Other models of education

Art curriculums around the world



Basic Education in the Arts

Basic education in the arts is goal-oriented, progressing from one level to other. It teaches children skills in self-expression and capabilities needed for vocational, polytechnic and university education in their chosen art form.

  • Legislation stipulates that basic education in the arts must be provided either by educational institutions or arranged in other ways

Curricula for Basic Education in the Arts

The objectives and core contents are determined in national core curricula devised by the National Board of Education for nine different art forms, which are music, literary arts, dance, performing arts (circus and theatre) and visual arts (architecture, audiovisual art, visual arts, and craft).

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Visual arts include the fine arts, cinema, photography, design and digital art. Teaching visual arts requires regular and diversified practice in modelling, drawing and producing fixed or mobile images. Traditional techniques (painting, drawing) or more contemporary ones (digital photography, cinema, video, computer graphics) are used as well as simple amalgamation procedures: overlays and drawing, collage and montage). These activities are created two dimensionally as well as three-dimensionally, using tools, manual techniques, and different media and support materials. Students are led to express what they observe, to imagine and create their own projects and their own artwork using appropriate vocabulary.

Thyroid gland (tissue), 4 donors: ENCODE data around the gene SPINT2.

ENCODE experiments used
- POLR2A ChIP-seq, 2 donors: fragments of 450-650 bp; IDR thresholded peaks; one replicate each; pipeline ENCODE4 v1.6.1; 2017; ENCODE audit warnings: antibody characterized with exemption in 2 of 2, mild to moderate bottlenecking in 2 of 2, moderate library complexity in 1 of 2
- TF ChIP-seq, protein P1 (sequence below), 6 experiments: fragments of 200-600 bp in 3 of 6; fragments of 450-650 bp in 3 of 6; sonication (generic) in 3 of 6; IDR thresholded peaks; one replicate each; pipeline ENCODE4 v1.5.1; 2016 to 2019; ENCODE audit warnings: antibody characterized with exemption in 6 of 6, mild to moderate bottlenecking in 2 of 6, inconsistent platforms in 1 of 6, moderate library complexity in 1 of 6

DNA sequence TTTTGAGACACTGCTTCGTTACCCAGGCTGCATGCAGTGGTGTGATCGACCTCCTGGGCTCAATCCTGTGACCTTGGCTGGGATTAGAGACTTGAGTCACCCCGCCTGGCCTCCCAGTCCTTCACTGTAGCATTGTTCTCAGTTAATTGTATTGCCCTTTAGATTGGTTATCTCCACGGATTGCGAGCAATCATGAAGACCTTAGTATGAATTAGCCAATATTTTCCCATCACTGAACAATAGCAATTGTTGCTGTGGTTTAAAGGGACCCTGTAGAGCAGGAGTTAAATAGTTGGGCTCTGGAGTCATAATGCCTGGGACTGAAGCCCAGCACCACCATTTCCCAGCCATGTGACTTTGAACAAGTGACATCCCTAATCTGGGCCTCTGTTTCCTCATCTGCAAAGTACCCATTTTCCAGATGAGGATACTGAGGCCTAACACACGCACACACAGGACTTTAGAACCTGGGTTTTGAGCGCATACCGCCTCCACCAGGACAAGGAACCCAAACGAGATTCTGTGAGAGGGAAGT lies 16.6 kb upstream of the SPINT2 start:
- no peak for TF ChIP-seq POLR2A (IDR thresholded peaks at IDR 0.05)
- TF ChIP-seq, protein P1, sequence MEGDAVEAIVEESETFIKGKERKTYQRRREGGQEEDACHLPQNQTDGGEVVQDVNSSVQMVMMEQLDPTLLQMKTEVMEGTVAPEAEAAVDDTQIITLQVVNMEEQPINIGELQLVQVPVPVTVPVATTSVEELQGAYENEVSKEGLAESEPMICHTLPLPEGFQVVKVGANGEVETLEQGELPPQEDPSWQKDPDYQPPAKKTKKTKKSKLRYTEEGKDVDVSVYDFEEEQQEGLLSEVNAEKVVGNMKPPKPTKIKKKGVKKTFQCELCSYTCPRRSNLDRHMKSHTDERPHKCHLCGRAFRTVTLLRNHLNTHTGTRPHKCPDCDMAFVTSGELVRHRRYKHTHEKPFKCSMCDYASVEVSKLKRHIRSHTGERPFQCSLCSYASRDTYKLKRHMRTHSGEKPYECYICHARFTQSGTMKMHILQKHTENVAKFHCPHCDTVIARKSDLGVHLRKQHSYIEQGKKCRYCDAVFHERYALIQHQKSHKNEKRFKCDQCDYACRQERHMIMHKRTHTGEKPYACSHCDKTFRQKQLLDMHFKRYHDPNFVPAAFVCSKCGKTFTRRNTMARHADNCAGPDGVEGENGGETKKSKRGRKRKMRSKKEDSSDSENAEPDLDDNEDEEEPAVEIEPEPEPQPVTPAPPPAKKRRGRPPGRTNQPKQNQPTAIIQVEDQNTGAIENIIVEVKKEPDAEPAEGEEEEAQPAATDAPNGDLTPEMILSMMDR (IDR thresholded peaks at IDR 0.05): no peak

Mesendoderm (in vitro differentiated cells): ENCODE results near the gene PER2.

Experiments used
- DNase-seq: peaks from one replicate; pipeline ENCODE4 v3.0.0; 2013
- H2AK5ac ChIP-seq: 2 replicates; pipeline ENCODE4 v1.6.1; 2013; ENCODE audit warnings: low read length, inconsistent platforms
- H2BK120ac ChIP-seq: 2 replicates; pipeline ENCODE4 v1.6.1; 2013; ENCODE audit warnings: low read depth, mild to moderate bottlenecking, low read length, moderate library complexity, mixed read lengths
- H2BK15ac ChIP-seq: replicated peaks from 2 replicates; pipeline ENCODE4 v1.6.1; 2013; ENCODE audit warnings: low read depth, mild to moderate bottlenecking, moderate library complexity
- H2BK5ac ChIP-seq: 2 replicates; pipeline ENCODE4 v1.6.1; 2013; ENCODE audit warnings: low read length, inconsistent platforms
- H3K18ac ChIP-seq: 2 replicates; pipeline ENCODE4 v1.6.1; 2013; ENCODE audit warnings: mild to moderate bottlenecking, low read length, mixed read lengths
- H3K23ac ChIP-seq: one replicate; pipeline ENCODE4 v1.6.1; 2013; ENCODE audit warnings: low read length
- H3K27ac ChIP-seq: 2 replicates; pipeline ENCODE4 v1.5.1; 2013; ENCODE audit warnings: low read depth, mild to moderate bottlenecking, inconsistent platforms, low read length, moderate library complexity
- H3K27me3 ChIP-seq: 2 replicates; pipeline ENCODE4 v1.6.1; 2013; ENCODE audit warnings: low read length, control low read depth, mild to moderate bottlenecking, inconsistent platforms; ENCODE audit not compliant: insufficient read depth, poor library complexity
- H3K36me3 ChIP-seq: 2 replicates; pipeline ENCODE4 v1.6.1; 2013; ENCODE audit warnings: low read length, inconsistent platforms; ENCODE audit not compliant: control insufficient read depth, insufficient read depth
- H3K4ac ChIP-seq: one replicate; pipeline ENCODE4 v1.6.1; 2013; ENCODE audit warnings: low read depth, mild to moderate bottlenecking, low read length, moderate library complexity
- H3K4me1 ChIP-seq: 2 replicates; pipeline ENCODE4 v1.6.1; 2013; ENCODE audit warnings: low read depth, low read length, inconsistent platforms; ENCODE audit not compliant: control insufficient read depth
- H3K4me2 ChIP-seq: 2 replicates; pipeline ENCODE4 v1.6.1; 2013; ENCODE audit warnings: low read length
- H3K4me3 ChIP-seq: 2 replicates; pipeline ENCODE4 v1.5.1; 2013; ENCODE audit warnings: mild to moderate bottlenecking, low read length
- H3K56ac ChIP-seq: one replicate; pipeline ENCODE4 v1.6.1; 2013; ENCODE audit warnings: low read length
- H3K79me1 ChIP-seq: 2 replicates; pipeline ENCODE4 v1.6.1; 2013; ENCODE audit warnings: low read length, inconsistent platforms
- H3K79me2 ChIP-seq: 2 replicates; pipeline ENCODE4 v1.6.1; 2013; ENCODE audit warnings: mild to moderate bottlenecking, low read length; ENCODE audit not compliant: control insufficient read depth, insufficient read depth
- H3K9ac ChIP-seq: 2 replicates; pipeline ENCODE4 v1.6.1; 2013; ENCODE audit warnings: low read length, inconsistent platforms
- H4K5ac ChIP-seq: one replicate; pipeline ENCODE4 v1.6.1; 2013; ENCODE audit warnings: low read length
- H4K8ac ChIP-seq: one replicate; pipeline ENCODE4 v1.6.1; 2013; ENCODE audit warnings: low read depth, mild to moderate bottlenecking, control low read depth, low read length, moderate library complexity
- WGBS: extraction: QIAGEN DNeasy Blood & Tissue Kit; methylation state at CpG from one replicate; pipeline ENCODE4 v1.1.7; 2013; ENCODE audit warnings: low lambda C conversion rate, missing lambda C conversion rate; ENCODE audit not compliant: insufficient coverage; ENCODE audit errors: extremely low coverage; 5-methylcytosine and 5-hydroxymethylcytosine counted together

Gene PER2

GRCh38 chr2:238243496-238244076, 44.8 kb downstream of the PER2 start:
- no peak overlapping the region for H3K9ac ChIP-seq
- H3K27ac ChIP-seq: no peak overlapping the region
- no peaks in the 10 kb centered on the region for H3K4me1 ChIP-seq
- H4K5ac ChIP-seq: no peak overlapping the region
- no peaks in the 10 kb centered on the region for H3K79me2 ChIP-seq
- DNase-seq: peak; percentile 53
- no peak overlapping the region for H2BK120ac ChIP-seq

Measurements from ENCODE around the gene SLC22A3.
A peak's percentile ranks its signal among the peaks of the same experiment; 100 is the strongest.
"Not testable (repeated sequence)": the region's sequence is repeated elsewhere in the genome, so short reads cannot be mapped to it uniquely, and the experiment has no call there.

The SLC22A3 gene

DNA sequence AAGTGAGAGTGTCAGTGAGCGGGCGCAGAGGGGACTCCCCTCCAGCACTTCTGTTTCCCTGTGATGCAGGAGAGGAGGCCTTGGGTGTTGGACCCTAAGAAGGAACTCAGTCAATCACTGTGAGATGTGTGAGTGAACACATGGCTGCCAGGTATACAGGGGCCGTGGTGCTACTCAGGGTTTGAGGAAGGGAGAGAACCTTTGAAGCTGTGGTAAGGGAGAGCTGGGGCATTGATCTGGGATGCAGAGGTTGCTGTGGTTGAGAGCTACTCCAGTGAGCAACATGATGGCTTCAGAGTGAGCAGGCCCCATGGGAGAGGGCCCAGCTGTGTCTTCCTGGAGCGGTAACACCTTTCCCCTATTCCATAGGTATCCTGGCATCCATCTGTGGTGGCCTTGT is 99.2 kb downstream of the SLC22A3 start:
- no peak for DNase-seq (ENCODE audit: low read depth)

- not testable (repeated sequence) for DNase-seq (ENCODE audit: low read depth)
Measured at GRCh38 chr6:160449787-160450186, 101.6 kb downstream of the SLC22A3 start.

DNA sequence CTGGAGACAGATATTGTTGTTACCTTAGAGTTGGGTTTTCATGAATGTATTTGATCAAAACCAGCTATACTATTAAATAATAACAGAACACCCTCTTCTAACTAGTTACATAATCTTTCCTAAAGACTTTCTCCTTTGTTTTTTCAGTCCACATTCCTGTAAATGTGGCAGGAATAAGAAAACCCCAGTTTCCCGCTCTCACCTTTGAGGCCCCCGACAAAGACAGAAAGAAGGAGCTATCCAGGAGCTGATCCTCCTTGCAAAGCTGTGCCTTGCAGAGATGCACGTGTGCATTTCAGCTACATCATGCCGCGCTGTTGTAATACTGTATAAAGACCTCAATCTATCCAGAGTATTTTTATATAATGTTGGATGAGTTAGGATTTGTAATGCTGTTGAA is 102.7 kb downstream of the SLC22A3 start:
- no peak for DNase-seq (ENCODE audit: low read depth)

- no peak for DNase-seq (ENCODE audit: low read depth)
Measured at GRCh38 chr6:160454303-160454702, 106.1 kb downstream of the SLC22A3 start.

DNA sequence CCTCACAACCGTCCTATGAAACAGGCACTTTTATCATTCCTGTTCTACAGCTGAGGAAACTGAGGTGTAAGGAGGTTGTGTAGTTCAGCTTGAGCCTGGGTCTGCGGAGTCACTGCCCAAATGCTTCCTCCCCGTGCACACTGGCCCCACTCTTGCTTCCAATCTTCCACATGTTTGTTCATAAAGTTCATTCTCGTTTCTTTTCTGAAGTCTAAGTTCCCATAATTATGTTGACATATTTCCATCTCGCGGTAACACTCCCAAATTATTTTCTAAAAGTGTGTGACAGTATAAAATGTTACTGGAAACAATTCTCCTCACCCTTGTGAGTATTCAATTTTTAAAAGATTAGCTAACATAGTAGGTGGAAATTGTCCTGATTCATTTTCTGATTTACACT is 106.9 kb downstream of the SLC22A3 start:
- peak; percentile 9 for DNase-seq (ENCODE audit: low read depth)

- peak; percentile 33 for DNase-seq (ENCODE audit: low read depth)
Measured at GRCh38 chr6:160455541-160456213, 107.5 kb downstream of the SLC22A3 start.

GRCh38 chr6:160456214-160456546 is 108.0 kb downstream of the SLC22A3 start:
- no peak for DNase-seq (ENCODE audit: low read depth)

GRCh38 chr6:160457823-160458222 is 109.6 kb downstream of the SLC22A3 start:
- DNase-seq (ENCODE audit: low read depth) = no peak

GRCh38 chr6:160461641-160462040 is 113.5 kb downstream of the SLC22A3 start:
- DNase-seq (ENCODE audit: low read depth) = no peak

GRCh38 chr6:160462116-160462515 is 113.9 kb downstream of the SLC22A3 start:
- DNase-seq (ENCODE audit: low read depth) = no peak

Learning design within the Arts involves analysing needs, understanding and selecting and testing materials and processes, and providing solutions that satisfy social, cultural, communicative and environmental needs and understandings. Teaching design through the Arts involves divergent and convergent thinking, visualisation, imagination and immersion in and beyond material and technological solutions.


New Zealand

The arts curriculum is divided into four disciplines at each level: dance, drama, music-sound arts, and visual arts. Each art has its own standards at each level. The standards are further divided into four general conceptual categories at each level:

  • Understanding the arts in context: arts from a variety of cultures, historical and social contexts
  • Developing practical knowledge: materials, processes, instruments, elements and principles
  • Developing ideas: generated through cycles of action and reflection
  • Communicating and interpreting: sharing, describing, performing, responding

Within the curriculum document there is discussion of “teacher actions that promote learning”. The ideals of this pedagogy are defined in general terms:

  • Create a supportive learning environment
  • Encourage reflective thought and action
  • Enhance the relevance of new learning
  • Facilitate shared learning
  • Make connections to prior learning and experience
  • Provide sufficient opportunities to learn
  • Inquire into the teaching–learning relationship

The use of Information Communication Technology (ICT) is supported in New Zealand’s standards.